New Obama Energy-Efficient Green Building Programs
The Obama Administration announced in mid February a multi-agencyprogram to initiate economic growth based on energy-efficient greenbuilding development that will help continue to fuel the green revolutionin the U.S. Seven federal agencies issued a combined FundingOpportunity Announcement of up to $129.7 million over five years tocreate a regional research center that will foster new buildingefficiency technologies and deployment strategies.
The agencies will collaborate to leverage funding and resources topromote regional growth through an Energy Regional Innovation Cluster(E-RIC) that is based on an Energy Innovation Hub focused on developing new technologies to improve the design of energy-efficient buildingsystems. This Energy Innovation Hub, one of three proposed by theAdministration and funded by Congress in the FY10 budget, will becomposed of a multi-disciplinary teams of researchers focused onsolving primary R&D challenges in the field.
Similar to the clean energy and green building partnership agreements that President Obama signed with China and India, the E-RIC will target new technologies and share best practiceswith the public and private sectors. The E-RIC chosen under the fundingopportunity will be based at a university, national laboratory,non-profit organization, or private firm, partnering closely with localor state government officials and applying the knowledge base of localarchitects, builders, consultants and manufacturers. This program isdesigned to develop a regional economy that could support otherbusinesses that address the full production lifecycle for buildingtechnologies; thus leading to spin-off green jobs. The Phoenix andTucson, Arizona areas, home to large research universities, both havethe possibility of receiving funding for this program.
At the consumer level, President Obama announced an efficiency planlast week, denoted as Home Star, and informally known as “cash forcaulkers,” which would require Congressional approval. It is intendedto incentivize many types of energy-efficient upgrades for homes,creating construction and manufacturing jobs across the country.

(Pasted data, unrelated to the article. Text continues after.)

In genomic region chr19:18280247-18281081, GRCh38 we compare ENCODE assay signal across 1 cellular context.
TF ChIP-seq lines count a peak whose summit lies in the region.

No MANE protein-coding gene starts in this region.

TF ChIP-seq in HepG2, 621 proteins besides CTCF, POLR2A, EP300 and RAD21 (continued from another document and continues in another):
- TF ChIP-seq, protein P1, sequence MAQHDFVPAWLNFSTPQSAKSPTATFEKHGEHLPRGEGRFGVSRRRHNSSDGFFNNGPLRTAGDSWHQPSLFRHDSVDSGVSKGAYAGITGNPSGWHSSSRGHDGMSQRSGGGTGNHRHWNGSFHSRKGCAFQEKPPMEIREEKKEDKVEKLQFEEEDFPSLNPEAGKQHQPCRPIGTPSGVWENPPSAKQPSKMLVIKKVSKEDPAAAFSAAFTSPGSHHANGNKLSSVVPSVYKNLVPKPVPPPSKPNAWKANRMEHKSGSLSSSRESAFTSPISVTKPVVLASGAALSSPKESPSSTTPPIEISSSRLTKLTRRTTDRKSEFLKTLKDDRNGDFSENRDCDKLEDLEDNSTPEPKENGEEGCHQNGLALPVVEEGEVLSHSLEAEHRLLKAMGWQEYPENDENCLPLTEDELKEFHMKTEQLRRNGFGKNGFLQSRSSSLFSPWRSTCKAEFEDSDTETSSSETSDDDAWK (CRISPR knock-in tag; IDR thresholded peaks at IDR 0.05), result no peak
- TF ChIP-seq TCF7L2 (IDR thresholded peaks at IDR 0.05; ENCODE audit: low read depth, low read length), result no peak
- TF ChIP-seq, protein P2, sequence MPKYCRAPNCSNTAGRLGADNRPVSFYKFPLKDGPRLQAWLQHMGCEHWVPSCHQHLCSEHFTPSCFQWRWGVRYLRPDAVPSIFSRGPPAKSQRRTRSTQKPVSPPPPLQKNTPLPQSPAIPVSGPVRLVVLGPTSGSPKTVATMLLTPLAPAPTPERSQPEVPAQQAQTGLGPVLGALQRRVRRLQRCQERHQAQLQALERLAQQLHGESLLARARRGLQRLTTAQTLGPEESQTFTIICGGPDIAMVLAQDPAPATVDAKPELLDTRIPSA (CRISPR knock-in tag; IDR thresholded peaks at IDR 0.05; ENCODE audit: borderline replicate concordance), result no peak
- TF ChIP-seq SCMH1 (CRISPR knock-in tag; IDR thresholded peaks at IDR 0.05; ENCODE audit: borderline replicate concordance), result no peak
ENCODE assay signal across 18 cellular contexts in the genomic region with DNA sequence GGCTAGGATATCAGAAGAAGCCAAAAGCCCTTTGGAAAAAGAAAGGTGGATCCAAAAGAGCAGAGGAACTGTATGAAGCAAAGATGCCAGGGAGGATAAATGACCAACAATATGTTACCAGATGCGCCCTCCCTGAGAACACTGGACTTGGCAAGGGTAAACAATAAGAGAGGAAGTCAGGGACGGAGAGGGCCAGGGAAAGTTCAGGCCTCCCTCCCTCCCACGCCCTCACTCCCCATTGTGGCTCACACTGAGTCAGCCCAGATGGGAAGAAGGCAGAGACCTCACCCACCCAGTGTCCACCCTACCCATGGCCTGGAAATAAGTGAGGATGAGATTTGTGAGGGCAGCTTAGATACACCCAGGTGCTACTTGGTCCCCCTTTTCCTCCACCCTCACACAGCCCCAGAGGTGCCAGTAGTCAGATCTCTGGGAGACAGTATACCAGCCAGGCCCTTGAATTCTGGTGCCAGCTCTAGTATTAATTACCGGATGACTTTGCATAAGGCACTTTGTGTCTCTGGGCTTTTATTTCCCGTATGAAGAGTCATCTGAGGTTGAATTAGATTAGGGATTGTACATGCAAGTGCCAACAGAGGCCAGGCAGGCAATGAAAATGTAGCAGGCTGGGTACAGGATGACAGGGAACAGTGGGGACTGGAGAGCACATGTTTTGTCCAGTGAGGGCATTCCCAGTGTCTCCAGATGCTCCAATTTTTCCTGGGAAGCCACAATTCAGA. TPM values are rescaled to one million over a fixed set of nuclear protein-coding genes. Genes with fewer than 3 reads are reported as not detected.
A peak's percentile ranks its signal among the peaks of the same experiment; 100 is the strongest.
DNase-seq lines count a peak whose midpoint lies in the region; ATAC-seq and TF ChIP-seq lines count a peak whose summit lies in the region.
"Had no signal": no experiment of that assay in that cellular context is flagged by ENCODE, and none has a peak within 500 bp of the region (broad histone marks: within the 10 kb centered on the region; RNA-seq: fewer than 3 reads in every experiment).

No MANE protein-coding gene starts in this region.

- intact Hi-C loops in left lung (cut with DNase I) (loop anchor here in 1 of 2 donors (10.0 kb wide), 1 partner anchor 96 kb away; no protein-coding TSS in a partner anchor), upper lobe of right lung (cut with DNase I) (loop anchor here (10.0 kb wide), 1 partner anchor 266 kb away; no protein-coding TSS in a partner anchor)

Consumers would be eligible for between $1,000 and $1,500 for simplehome upgrades such as insulation, duct sealing, water heaters, airconditioning units, windows, roofing and doors. In addition, homeownerswilling to complete more comprehensive energy retrofits would beeligible for a $3,000 rebate, if the efficiency measures lead to a 20percent energy savings. Homeowners, who could achieve even higherenergy reductions, may receive up to $8,000, depending on a slidingscale.
On average, a home energy audit and retrofit costs $5,000 to $8,000; itgenerally shaves 20-40 percent off the monthly energy bills. In anycase, this program is significantly less elaborate than the Recovery through Retrofit programannounced in the fall and originally scheduled for formal release inFebruary, which would offer special finance packages to homeowners fornot only these types of retrofits- but renewable energy systems aswell.
Federal grants in lieu of tax creditsfor renewable energy projects under section 1603 of the Recovery Actare undergoing pressure and being threatened by legislation in Congressat this time due to the fact that this portion of the stimulus hasprimarily subsidized products made overseas,and these imports would only be accentuated by a carbon emissionsregulations system, unless there is a shift towards significantly more domestic manufacturing. This may be a contentious issue for other federal green energy programs.
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Brian Coppa, Ph.D., has authored many pending U.S. patents,international peer-reviewed journal articles, and industry analysespublications concerning electronic materials and devices and greentechnology, which have received numerous prestigious citations andgarnered numerous invited presentations across the U.S. He is a leadingsenior consultant for GLG Inc. regarding alternative energy andmicroelectronic applications.
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